in good condition at Thrift Stores for a few dollars.

Ryche Hawk's STERILE TEK http://www.primenet.com/~rychhawk/exotic_psilocybes/steriletips.html


Because spores contain no psilocybin, spores are legal in all states except California. But in most states, it is illegal to cultivate or propogate spores into mycelium since mycelium generally contains psilocybin. Psilocybin is on the DEA’s schedule one drug list (http://www.usdoj.gov/dea/pubs/abuse/chap1/control/sched1.htm) because it is considered that:
• The drug or other substance has a high potential for abuse.
• The drug or other substance has no currently accepted medical use in treatment in the United States.
• There is a lack of accepted safety for use of the drug or other substance under medical supervision.

In Canada, the drug is governed by the Food and Drugs Act, Part 4. It is a restricted drug. Upon summary conviction for possession, first offense, penalty is a fine of up to $1,000 and/or up to six months' imprisonment; for subsequent offenses $2,000 and/or one year; upon conviction by indictment $5,000 and/or three years. Trafficking and possession for the purpose of trafficking are punishable upon summary conviction by up to 18 months' imprisonment and upon conviction by indictment up to 10 years. However, posession of spores is legal.

Here is the part if the California Health & safety code that pertains to psilocybin:

California Health and Safety Code
Section 11390. Cultivation of spores or mycelium capable of producing
mushrooms or other material containing controlled substance; punishment Except as otherwise authorized by law, every person who, with intent to produce a controlled substance specified in paragraph (18) or (19) of subdivision (d) of Section 11054, cultivates any spores or mycelium capable of producing mushrooms or other material which contains such a controlled substance shall be punished by imprisonment in the county jail for a period of not more than one year or in the state prison. . (Added by Stats. 1985, c. 1264, section 2.)
Section 11391. Transporting, importing, selling, furnishing, giving away, etc. spores or mycelium capable of producing mushrooms containing controlled substance to violate Section 11390; punishment Except as otherwise authorized by law, every person who transports, imports into this state, sells, furnishes, gives away, or offers to transport, import into this state, sell, furnish, or give away any spores or mycelium capable of producing mushrooms or other material which contain a controlled substance specified in paragraph (18) or (19) of subdivision (d) of Section 11054 for the purpose of facilitating a violation of Section 11390 shall be punished by imprisonment in the county jail for a period of not more than one year or in the state prison. . (Added by Stats. 1985,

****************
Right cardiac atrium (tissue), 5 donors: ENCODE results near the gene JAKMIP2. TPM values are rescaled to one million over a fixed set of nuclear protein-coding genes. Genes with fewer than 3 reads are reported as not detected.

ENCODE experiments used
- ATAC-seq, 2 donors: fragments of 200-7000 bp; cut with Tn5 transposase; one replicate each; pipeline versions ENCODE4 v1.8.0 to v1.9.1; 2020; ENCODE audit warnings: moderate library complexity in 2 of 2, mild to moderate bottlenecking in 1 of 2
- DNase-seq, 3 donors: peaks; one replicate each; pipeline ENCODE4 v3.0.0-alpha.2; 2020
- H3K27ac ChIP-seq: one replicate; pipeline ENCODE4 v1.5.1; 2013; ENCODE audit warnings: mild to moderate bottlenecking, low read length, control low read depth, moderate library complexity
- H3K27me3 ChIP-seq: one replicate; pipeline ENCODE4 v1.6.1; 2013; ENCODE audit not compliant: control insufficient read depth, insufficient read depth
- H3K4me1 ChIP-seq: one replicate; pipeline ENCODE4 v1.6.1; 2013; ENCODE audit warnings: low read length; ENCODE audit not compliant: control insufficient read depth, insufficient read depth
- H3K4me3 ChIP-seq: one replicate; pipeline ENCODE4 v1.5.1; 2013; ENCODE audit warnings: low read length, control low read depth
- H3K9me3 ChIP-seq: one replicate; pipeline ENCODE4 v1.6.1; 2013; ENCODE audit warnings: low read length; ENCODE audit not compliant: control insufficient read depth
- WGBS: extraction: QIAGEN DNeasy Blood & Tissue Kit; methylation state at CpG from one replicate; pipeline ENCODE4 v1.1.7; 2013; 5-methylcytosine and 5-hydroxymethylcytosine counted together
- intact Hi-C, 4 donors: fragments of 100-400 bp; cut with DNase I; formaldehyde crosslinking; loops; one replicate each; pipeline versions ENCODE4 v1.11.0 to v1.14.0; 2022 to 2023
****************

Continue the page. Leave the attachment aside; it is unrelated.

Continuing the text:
c. 1264, Section 2.)
Section 11392. Spores or mycelium capable of producing mushrooms or other material containing psilocyn or psyocylin [SIC]; use in research, instruction, or analysis. Spores or mycelium capable of producing mushrooms or other material which contains psilocyn or psyoclyin [SIC] may be lawfully obtained and used for bona fide research, instruction, or analysis, of not in violation of federal law, and if the research, instruction, or analysis is approved by the Research Advisory Panel established pursuant to Sections 11480 and 11481. (Added by Stats. 1985, c. 1264, Section 2.)

Anonymity, Privacy, and Security

Anonymity, privacy, and security are each separate issues. There's enough information in the headers of your posts for the authorities to identify you, even if you use a fake name and email address. You can always be found out. Fortunately, not too many people have the time nor desire to hunt you down. To see what information you're giving away, look at the complete header of a post. Since e-stuff isn't protected like phone calls or regular mail, anybody can look at your transmitted stuff and you can't do anything about it. To somewhat hide yourself, change the name/ address personal information in your newsreader's preferences section or post via an anonymous remailer. Note that many remailers won't handle binaries because of the load and if they do, they take a long time. To help cover yourself, post items at off times when admin won't likely be watching. You'd be amazed at how cooperative your Internet Service Provider can be about closing an account and sharing information with law enforcement agencies. They'd rather lose your small fee than harbor a criminal or troublemaker. In Usenet, behave like you're in a public place and under scrutiny, because you are. You'd be wise to keep your real identity out of Usenet. No need to make it easy for them.

Generally, today people's `identity' on the internet is primarily